[Tutor] Question about why a list variable is apparently global.

Steven D'Aprano steve at pearwood.info
Thu Nov 27 16:33:07 CET 2014

On Thu, Nov 27, 2014 at 09:00:48AM -0600, boB Stepp wrote:

> Level of indentation is the key? Can you give me an example, not
> involving functions, where a variable is defined at an "inner" level
> of indentation, but is not accessible at the outermost level of
> indentation? 

Classes and functions introduce a new scope.

py> x = "outer"
py> class Test:
...     x = "inner"
py> x

Notice that the outer "x" is unchanged, while the inner "x" is only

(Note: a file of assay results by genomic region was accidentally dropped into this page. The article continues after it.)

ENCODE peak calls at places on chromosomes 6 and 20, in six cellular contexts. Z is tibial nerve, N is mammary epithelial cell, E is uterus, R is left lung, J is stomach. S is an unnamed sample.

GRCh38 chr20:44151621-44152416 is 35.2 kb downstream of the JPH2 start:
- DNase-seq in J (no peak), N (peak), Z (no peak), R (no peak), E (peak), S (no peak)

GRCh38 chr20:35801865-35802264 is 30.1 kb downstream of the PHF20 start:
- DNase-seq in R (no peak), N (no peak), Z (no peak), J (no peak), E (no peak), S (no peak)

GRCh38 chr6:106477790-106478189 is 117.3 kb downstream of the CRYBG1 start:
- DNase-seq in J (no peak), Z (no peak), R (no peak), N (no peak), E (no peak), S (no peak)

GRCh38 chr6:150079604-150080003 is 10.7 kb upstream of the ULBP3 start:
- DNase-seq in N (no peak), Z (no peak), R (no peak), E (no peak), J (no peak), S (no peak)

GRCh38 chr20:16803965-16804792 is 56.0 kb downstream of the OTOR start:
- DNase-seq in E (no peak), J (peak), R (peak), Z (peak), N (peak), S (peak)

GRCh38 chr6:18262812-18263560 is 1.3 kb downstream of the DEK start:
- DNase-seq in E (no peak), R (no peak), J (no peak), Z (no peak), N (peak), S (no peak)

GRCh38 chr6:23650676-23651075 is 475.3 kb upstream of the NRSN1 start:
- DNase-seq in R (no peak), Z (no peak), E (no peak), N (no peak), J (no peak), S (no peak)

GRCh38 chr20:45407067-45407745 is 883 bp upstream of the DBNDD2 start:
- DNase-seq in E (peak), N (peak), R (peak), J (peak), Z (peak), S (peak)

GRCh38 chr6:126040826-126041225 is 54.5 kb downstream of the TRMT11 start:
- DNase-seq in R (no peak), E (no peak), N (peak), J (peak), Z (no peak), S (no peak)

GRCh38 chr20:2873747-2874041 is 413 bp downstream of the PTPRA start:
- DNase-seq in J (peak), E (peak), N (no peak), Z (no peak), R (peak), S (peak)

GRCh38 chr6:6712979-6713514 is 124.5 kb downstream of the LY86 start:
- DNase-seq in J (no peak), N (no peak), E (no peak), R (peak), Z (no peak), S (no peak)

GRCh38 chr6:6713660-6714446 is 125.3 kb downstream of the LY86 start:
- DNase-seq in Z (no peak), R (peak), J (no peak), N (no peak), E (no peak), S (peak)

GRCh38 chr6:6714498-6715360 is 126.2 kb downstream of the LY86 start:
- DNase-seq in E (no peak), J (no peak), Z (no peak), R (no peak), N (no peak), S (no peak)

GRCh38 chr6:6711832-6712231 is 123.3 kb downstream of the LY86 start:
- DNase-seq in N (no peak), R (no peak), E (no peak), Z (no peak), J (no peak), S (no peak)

accessible by specifying the class (or an instance) first:

py> Test.x

But there is a subtlety that you may not expect:

py> class Tricky:
...     print(x)
...     x = "inner"
...     print(x)

So although classes introduce a new scope, they are not like functions. 
In a function, the above would lead to an error (try it and see).

* Every module is a separate scope.

* `def` and `class` introduce new scopes.

* Other indented blocks (for, while, if etc.) do not.

* But lambda expressions do.

* Generator expressions have their own scope too.

* In Python 3 only, so do list comprehensions (and dict and set 
  comprehensions). But not in Python 2.


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